I've registered 3-4 sims with Claro (previously comcel) these last 2-3 years with my foreign passport, never any problem. You can also buy a sim with uff at the counter of most supermarkets, you then have to call a number to register the sim and can provide any name and ID number you want to.

UK it's a OK
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375 posts
6 reviews
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8. Re: cell phone sim card

Stephane501

No ID was asked for from the sales staff. They simply added my name and hotel name/address to a list, insisted I provided a telephone number, asked me for 5,000 peso, put the SIM card in my phone for me, pressed a few buttons and I was up and running. Like I said took about 3 minutes.

They then pointed me in the direction of the check-out to load extra credit. Never asked me for a passport or ID of any type. Similar thing last year with Comcel in Bogota at a Comcel shop.

Edited: 02 April 2013, 03:41
Warragul, Australia
1 post
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9. Re: cell phone sim card

Hi, this is my first post to TripAdvisor.

I'm now on my way home from Bogota having visited my son who's now travelling in Colombia. In spite of my poor Spanish I had no problem purchasing a pre-paid simcard for my iphone 4 on arrival in Bogota. They asked for my passport, photocopied it as always happens when I purchase an overseas simcard, and filled out a form for me with a few personal details. I recharged it at the bus terminal in Cali at the tobacco shop, no difficulty. Reception is poor for internet in many places. Phone reception fine.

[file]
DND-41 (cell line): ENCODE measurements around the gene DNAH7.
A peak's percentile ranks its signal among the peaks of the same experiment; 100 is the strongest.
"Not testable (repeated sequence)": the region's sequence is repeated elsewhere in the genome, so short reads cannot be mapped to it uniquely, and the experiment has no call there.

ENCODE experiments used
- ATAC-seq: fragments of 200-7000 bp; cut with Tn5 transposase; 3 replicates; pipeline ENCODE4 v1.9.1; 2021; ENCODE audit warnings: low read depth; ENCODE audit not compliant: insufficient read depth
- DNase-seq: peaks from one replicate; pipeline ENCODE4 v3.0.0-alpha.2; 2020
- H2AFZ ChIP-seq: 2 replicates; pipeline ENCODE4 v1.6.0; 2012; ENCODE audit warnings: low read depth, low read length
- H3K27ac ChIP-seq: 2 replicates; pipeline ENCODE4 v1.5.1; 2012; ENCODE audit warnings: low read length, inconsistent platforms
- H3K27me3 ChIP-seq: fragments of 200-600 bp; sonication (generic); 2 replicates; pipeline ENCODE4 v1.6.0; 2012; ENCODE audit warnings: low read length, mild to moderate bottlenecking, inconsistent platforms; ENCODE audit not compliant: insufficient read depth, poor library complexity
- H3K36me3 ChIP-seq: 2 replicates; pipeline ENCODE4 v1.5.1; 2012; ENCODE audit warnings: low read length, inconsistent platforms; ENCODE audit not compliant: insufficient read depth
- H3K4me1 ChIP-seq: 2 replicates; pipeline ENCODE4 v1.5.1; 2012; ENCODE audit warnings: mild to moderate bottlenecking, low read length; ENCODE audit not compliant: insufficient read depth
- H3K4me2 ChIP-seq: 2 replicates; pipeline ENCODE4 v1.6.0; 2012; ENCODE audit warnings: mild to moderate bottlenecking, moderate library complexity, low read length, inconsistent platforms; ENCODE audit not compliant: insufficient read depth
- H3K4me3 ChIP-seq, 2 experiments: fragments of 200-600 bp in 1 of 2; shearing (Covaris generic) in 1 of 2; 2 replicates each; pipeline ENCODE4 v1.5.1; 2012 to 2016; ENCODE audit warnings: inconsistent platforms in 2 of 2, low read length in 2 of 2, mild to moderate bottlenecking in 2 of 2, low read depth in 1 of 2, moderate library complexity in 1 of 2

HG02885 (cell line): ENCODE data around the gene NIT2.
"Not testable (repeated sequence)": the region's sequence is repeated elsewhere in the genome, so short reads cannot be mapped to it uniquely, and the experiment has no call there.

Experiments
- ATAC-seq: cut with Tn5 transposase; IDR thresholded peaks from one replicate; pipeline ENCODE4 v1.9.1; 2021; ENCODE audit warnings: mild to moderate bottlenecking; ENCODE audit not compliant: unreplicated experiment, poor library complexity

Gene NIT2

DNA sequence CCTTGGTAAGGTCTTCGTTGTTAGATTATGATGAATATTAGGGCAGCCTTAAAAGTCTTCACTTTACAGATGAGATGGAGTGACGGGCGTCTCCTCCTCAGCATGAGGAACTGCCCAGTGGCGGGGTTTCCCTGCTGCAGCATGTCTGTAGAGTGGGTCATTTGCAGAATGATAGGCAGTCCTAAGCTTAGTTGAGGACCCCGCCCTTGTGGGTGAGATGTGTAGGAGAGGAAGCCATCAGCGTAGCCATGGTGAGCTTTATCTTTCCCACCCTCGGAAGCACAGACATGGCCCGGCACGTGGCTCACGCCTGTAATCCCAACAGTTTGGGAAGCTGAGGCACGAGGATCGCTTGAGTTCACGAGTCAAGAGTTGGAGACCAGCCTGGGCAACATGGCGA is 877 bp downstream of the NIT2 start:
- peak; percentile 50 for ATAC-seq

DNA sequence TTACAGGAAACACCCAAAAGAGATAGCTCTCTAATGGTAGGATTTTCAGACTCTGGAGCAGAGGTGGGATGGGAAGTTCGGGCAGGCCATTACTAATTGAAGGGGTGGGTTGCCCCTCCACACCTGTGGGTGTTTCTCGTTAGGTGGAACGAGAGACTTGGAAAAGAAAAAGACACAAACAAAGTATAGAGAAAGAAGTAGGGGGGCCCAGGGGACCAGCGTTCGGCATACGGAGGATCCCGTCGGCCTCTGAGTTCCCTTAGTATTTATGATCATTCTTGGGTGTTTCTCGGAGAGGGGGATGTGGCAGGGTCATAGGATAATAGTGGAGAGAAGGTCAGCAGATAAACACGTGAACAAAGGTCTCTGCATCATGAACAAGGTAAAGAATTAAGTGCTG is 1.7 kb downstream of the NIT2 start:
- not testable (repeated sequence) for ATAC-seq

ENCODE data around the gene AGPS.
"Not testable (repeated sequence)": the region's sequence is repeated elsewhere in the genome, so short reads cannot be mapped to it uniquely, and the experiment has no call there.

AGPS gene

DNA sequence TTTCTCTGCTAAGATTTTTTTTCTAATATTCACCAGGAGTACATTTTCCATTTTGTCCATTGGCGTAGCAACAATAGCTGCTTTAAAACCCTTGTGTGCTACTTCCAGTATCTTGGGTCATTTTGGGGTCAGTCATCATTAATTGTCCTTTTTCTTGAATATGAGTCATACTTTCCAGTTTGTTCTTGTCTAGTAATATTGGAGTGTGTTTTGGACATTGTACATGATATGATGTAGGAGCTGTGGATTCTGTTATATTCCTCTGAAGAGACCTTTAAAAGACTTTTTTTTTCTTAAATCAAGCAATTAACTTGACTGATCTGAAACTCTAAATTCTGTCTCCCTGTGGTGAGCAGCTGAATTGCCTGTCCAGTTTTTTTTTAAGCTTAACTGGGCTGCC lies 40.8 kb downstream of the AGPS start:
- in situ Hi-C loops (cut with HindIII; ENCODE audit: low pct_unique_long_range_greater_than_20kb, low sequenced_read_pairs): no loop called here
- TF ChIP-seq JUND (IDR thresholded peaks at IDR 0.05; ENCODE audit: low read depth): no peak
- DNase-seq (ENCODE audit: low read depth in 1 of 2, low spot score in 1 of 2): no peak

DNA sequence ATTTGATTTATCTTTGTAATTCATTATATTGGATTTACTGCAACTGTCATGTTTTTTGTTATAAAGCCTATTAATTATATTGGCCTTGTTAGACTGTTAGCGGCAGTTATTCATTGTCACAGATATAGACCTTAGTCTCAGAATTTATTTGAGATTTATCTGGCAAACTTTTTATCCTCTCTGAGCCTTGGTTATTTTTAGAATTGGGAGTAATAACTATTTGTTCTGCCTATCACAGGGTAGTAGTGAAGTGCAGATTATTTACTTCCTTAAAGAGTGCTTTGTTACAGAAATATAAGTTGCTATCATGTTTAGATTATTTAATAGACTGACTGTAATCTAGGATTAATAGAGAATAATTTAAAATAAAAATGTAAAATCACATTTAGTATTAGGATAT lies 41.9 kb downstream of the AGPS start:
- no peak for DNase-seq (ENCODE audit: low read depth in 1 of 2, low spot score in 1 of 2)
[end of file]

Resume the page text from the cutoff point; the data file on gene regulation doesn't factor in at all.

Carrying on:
Perhaps everyone knows this, but although the departure tax is included in price of ticket, you still need to join the queue to get a stamped piece of paper stating the tax is paid. Heavens knows why, but that's how it is.

I found the people there helpful, they seemed very pleased to receive overseas visitors. My son would counter occasional comments of "gringo"addressed to no-one in particular and did not seem particularly malevolent, with 'non, Australiano' which always resulted in great interest as to what we were doing in Colombia and question of what we thought of their country. Since we both revelled in it, and the people were openly friendly and most went out of their way to be helpful, I'd recommend it as a country to visit and enjoy diverse scenery, cities, towns and most importantly the people. The most common first words were 'welcome to Colombia' and I have not laughed so much with people with whom I have little language in common as I have in Colombia. One learns to be flexible, plans do not always as expected, but somehow it always turns out fine with a little help from the locals. I'll be going back when I can, hopefully after learning a little more Spanish.

CDY
Medellin, Colombia
Destination Expert
for Panama City
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3,749 posts
97 reviews
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10. Re: cell phone sim card

Gringo is used as a description, not an insult, now being an Aussie you might consider it a insult - haha.

I get called mono alot, white skin, although my skin is darker than my wife's and she is a Colombiana.

Glad you had a good time, generally Colombians are very friendly and go out of their way to welcome you, especially extranjeros.